In this section
Fine motor skills help us
pick up, use and let go of objects such as a pen or cutlery, and they help us manipulate objects in our
Fine motor activities
include drawing, cutting, doing up buttons and shoe laces. After a
brain injury, a child may have difficulty using their muscles
(including those in their hands) because of changes to
the signals that come from the brain to the muscles.
Either one or
both hands can be affected in a number of ways, including:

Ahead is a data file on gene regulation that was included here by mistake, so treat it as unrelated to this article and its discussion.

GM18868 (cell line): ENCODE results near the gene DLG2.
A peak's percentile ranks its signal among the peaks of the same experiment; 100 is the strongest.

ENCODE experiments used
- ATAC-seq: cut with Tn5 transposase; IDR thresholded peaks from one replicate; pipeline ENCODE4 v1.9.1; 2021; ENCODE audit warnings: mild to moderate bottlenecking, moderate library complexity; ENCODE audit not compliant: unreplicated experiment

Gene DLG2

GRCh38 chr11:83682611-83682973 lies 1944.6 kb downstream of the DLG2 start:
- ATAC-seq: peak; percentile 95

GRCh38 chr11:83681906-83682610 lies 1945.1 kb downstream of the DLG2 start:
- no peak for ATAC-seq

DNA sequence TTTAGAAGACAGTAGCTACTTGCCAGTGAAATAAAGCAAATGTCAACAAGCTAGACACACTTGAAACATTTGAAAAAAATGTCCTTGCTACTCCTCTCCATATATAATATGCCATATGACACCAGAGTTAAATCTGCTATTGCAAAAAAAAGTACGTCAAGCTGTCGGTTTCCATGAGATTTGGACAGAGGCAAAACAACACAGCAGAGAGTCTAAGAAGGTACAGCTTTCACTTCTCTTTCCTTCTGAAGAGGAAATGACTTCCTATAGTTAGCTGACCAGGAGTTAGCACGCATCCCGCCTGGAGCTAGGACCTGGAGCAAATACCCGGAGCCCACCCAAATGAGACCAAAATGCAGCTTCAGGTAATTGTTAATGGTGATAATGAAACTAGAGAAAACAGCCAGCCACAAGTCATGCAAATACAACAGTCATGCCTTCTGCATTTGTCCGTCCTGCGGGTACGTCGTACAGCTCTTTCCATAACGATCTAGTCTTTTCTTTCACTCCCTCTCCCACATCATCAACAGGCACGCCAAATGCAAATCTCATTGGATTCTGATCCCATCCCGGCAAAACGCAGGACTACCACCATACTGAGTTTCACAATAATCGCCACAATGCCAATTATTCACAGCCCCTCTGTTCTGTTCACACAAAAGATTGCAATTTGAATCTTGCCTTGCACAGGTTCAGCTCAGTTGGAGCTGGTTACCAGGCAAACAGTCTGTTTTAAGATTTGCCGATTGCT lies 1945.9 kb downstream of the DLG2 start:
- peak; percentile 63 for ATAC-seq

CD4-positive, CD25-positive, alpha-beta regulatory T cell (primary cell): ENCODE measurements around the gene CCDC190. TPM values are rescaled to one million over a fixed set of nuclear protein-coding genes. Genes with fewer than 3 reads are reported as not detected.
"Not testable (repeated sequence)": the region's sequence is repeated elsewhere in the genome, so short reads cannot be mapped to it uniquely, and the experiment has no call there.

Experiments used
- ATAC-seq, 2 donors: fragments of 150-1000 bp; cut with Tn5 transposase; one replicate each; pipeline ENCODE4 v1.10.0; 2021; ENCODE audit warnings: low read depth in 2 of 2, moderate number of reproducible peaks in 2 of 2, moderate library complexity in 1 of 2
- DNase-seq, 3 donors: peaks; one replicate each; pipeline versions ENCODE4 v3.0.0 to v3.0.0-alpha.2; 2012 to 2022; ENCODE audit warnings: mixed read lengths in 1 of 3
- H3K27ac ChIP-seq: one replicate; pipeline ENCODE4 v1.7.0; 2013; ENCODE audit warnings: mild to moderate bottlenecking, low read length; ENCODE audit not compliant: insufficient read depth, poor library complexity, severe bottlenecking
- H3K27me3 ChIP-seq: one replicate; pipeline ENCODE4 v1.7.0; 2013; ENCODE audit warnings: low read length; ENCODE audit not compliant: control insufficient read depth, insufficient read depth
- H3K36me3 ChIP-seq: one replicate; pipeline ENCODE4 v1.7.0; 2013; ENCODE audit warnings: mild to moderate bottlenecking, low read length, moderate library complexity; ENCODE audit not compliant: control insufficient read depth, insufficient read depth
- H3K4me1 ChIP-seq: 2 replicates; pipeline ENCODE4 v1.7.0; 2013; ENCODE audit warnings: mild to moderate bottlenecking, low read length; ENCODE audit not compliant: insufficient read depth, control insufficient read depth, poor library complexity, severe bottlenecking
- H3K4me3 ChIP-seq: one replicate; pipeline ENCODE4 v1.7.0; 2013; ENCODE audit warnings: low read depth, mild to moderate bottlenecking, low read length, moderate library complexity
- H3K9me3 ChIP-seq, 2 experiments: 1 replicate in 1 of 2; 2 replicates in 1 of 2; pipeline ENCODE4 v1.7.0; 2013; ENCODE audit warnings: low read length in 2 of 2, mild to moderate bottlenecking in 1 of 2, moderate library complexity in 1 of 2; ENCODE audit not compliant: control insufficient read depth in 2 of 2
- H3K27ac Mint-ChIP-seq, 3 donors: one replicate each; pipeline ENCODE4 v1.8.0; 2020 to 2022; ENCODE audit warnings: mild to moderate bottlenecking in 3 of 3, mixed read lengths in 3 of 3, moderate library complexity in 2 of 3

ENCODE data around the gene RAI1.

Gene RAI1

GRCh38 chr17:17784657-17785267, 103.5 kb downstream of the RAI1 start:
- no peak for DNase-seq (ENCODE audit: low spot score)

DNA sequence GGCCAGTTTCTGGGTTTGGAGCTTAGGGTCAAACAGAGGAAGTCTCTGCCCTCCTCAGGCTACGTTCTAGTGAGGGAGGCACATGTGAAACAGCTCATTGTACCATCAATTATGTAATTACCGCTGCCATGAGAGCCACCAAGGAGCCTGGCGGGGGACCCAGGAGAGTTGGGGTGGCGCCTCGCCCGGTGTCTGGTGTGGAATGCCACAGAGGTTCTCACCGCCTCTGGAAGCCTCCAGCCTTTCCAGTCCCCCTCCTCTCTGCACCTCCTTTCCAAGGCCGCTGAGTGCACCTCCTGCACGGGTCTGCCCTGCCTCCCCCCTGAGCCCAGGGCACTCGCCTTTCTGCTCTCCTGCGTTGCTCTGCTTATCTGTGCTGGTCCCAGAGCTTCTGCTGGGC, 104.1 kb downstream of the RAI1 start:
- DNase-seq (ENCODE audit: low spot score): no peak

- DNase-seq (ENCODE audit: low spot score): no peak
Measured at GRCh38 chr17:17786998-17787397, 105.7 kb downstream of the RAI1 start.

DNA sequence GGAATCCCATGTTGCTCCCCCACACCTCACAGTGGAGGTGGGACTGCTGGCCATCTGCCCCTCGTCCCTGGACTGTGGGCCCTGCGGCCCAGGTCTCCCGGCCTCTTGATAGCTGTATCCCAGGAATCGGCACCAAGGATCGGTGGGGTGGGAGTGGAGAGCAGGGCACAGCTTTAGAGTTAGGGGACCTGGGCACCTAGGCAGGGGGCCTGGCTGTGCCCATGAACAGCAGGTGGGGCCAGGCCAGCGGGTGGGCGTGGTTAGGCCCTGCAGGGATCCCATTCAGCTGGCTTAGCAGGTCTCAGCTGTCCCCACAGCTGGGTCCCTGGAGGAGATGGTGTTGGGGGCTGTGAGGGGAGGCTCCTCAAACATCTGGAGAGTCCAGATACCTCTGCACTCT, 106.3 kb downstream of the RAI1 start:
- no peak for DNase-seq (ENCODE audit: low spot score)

A child's ability to
perform fine motor skills depends on a number of things, including
muscle strength and coordination. A brain injury may also
affect sensation which could then affect the ability to
perform fine motor activities. Children who have had a brain injury
can have long-term difficulties with fine motor skills.
An occupational therapist
can assess children's fine motor skills and provide:
Developed by the
RCH Paediatric Rehabilitation
Service,based on the
Fine Motor Skills factsheet produced by the Brain Injury
Service, The Children's Hospital at Westmead.First published January 2007. Updated November
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